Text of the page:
having a great deal of money or assets; wealthy.
People believe widely different things about money. Some believe that money is the root of all evil. Others believe that money can be a useful tool for the betterment of the world.
Objectively speaking, money is neither good nor bad in and of itself. Having money doesn’t make you good or bad. It only makes you more of of who you already are. I didn’t coin that phrase but it really resonates with me.
But let’s go back to the definition of rich: Having a great deal of money or assets.
How then do we define “a great deal”?
If you asked people on a random street of a random city of any states of America: Are you rich? I wouldn’t be surprised if 80% (if not more) answered no, I’m not rich.
“Who, according to you is rich?” I’d ask next and most would answer with the name of some actress, football player or otherwise famous person.
Everyone asked will agree that someone who makes a few million dollars each year is rich.
I would contend however, that each person asked on that random street of that random city of any state of America is rich even though they wouldn’t consider themselves so.
If you live in America (and this applies to any other developed country), you are rich. And here is how I arrive at this conclusion:
Is there running water where you live?
That is not a reality for so many in the developing world yet pretty much everyone in our country has access to clean running water. (even homeless people can go to shelters, use public restrooms and here in Hawaii take showers at the beach)
Cool water to drink. Hot water to shower. Water to flush our toilets. Luxuries that even Kings of yore didn’t enjoy.
The “average” American of the 21st century is richer than a King.
Is there electricity where you live?
Do you flip on a switch and light comes on? Do you push a button and images appear on a screen? How about everything that electricity affords us?
Televisions (many of the so called poorest households own a TV, many own more than one), Telephones, Ipads, Air Conditioning, Heating systems. In our part of the world, we call them modern conveniences, but to the rest of the world these are nothing short of miracles.
Do you ever throw away food?
If there was ever a good measuring stick for being rich, it is this. Do you eat everyday? Most of us, eat at least three times per day. Most of us have to clear our fridges of food that expired. Most of us have items in our pantries that will go uneaten.
Our problem in America is not lack of food but too much of it. There is food in our fridges, in our freezers, in our pantries, in our cars. There are supermarkets, farmers markets, health food markets. There is organic food, gluten free food, vegan food, junk food, excess of food.
We are blessed (and some are cursed) with food yet in so many parts of the world people are starving because they literally have no access to it.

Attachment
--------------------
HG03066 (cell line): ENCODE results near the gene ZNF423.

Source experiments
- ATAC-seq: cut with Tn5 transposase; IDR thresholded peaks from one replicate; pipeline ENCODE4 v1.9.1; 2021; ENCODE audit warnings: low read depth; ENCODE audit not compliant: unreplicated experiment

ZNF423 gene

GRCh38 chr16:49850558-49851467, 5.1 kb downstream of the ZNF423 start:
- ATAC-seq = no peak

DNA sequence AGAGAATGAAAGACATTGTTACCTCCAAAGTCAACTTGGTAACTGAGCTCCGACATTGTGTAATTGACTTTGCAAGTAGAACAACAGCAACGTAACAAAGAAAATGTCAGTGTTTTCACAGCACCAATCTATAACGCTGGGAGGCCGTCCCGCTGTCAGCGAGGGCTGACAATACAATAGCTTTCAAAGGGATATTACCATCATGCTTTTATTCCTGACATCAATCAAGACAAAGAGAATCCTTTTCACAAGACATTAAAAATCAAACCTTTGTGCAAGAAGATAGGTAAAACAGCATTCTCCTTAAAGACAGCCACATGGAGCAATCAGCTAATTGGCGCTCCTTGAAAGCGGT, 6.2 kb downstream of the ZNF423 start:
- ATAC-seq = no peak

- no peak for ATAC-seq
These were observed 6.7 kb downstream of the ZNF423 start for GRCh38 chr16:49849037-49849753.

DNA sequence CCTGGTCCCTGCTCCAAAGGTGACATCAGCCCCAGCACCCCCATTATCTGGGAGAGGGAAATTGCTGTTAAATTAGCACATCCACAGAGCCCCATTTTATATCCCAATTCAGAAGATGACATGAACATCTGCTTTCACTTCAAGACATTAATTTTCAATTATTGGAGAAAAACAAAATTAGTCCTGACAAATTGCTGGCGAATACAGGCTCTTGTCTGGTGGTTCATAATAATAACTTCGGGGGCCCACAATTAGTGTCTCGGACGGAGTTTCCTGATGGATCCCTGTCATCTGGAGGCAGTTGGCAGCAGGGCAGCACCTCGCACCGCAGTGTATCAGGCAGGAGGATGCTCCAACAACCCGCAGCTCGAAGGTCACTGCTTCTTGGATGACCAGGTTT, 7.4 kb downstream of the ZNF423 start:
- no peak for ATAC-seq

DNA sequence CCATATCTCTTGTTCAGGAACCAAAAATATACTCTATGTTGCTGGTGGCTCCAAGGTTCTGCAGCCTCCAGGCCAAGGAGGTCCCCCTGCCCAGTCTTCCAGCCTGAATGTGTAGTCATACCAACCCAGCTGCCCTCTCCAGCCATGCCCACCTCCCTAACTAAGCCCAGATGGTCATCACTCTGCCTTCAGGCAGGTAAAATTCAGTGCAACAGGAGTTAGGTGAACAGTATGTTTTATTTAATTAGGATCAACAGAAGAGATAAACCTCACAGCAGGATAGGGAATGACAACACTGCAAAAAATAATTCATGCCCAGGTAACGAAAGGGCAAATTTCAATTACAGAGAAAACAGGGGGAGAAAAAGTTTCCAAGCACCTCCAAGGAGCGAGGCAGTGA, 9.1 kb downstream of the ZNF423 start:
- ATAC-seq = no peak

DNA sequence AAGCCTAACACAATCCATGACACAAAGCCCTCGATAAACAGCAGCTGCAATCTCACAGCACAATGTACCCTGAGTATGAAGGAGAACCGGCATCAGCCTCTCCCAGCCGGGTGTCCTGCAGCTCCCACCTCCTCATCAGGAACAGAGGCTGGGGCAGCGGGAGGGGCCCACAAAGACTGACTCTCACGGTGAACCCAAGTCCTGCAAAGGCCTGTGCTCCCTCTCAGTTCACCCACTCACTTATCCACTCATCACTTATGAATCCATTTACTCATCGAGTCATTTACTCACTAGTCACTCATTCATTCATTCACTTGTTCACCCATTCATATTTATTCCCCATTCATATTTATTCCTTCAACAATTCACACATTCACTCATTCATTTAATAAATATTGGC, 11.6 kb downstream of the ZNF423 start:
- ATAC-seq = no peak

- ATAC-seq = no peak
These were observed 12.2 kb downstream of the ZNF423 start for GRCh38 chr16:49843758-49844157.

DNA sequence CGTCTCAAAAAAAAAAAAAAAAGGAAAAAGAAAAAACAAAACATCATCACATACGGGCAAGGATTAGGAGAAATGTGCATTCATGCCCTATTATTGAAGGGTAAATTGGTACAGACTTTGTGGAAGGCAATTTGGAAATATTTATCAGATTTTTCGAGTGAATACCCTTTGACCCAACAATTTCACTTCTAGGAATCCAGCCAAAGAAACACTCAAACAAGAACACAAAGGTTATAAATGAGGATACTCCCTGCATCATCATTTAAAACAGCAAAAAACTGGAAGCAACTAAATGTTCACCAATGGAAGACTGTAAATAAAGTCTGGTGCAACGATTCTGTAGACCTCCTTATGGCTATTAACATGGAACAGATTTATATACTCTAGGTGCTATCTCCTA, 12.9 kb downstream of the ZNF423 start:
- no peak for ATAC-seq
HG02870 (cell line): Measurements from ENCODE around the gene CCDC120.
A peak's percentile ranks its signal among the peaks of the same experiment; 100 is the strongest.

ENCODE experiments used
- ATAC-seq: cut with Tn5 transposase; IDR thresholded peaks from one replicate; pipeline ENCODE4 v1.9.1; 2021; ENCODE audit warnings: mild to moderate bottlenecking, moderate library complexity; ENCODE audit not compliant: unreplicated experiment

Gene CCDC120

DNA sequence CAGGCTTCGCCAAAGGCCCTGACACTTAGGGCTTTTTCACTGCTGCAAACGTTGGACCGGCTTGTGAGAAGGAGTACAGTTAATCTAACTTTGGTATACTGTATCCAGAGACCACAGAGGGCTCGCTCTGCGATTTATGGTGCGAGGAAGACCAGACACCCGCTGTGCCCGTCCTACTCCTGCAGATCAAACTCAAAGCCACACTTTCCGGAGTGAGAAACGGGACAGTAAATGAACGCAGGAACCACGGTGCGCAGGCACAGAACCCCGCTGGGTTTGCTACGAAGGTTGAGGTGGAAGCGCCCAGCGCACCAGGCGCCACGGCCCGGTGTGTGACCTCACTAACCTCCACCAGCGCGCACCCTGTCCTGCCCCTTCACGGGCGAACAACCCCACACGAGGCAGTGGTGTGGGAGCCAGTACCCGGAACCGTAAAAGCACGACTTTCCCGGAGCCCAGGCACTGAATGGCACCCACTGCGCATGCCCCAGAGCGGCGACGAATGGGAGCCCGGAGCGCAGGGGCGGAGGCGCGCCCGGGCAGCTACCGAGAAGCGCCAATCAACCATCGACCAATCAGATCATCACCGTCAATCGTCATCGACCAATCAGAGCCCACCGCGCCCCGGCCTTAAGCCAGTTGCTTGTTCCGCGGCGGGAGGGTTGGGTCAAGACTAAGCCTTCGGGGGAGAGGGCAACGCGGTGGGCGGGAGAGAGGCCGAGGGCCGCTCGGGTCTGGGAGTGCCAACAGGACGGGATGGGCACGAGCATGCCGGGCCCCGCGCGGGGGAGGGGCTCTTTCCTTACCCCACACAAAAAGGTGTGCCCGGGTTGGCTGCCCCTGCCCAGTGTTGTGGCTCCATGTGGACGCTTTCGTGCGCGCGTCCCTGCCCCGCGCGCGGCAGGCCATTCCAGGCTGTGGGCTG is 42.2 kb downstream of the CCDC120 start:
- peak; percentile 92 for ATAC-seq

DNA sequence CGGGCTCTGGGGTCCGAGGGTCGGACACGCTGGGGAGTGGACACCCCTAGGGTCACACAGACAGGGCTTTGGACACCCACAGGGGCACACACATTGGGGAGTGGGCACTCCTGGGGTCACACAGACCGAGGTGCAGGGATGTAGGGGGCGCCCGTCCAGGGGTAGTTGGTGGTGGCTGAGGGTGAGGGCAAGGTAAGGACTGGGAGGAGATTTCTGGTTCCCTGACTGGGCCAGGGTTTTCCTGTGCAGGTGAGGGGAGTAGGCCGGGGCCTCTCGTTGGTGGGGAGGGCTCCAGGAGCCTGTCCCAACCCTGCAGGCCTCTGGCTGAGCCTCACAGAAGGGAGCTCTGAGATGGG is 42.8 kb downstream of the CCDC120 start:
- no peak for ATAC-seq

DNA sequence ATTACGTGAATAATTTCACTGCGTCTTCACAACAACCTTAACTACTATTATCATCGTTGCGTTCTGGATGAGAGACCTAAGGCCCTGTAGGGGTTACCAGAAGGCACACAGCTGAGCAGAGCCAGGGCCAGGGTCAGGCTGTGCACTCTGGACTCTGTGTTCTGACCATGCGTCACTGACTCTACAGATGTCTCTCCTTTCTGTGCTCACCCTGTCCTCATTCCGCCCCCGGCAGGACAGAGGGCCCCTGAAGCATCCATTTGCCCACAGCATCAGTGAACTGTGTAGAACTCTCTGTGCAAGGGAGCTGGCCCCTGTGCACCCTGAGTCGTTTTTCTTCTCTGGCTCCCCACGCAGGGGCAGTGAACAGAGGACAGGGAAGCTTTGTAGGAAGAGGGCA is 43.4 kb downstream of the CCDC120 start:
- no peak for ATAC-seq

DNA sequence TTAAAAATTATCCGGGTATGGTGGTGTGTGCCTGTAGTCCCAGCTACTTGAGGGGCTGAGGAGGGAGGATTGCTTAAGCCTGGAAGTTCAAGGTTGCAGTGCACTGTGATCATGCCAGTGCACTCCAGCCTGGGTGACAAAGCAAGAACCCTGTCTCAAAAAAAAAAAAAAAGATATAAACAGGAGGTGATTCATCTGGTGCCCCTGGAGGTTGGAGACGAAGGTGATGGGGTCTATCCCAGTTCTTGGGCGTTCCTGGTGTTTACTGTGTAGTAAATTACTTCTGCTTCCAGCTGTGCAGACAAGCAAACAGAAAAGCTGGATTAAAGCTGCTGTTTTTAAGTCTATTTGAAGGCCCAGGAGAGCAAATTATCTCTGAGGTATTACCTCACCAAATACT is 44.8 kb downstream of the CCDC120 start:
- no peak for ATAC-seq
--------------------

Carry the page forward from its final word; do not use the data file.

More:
So going back to that definition: having a great deal of money or assets. We may disagree about what is a great deal of money but we can all agree that here in America we all have a great deal of a lot of things.
This is how I would revise that definition:
Enjoying a good standard of living: a roof over your head, food in your tummy, access to running water, to electricity, to medical care; access to the means to raise yourself to a higher standard yet (via books, education and entrepreneurial spirit)
Rich is subjective. We are rich only in comparison.
That is why those hypothetical people I surveyed earlier do not call themselves rich. They are comparing their reality to that of Ben Roethlisberger or Tom Cruise. But the people struggling in India or Africa would look at our bags of Lays potato chips, our bottles of soda, our Nike shoes as obvious signs of the most decadent kind of wealth.
If you are reading this post, that means you have access to a computer (or handheld device) and working internet (most likely a fast connection). If you have ever envied rich people. If you have ever begrudged them. If you believe that rich people are bad, look in the mirror and look at yourself for you are rich! Digest that for a while and see the world with fresh eyes.
Should you be despised and begrudged because of what you have? Is your worth measured by what you own? Are you bad because you have more stuff than the majority of people on the planet?
We are people. Imperfect by definition.
People with a story.
People who make decisions, sometimes good, sometimes bad.
Money is neutral. Money is not even the only measure for being rich and certainly not the best measure.
I for one consider myself extremely rich because I can nap every day. Gratitude for all that we have is what makes us truly rich. Even when it seems we have so little, there is much we can be grateful for.
“Be thankful for what you have. Your life, no matter how bad you think it is, is someone else’s fairy tale”
Next week’s essay is titled “Exercise makes me happy”. Subscribe using the widget below and it will be delivered to your inbox automatically. Thank you for reading.